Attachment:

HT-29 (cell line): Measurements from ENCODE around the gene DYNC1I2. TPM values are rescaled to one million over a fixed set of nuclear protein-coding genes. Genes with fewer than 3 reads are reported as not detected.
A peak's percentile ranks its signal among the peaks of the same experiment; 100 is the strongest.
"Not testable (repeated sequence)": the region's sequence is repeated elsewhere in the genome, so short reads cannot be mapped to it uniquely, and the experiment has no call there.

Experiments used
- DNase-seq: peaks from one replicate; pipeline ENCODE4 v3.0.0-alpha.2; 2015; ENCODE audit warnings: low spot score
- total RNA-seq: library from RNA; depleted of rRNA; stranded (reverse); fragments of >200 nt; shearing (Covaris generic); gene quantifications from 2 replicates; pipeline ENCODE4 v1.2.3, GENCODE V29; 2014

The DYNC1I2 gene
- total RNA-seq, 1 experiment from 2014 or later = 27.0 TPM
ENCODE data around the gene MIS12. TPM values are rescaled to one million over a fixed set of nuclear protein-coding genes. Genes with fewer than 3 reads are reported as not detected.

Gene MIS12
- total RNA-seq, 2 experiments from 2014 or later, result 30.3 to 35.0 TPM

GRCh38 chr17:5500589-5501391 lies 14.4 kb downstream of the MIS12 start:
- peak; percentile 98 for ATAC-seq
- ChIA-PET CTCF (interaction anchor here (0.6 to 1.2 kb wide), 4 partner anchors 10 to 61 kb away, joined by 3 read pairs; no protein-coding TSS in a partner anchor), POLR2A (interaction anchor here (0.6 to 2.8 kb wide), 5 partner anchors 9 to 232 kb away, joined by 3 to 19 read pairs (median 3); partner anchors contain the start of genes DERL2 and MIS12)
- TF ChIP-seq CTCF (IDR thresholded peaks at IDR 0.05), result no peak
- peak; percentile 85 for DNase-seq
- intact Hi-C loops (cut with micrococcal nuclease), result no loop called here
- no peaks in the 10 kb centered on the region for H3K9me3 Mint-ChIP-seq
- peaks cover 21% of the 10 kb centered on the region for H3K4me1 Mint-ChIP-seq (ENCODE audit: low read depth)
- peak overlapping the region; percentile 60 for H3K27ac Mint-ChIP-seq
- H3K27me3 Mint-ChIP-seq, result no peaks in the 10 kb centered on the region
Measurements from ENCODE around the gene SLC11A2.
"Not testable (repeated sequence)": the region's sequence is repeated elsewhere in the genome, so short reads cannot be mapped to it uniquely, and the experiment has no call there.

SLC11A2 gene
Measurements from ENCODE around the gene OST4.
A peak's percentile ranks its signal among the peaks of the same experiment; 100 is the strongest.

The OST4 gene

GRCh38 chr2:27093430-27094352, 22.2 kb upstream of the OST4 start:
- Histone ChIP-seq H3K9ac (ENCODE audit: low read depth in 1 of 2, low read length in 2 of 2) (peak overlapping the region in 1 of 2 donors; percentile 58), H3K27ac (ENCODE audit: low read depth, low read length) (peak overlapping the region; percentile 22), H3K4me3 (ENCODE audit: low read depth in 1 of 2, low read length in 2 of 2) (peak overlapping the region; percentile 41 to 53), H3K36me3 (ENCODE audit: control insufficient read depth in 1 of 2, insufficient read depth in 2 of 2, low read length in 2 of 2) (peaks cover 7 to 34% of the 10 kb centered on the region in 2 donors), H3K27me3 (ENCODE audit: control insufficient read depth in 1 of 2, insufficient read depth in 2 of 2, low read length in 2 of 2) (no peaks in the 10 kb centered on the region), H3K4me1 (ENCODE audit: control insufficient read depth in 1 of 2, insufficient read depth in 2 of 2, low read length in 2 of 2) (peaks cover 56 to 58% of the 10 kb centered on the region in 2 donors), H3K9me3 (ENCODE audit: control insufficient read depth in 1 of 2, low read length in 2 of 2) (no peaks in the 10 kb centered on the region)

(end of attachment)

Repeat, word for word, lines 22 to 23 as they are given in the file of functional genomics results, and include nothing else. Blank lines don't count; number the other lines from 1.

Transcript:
Measurements from ENCODE around the gene SLC11A2.
"Not testable (repeated sequence)": the region's sequence is repeated elsewhere in the genome, so short reads cannot be mapped to it uniquely, and the experiment has no call there.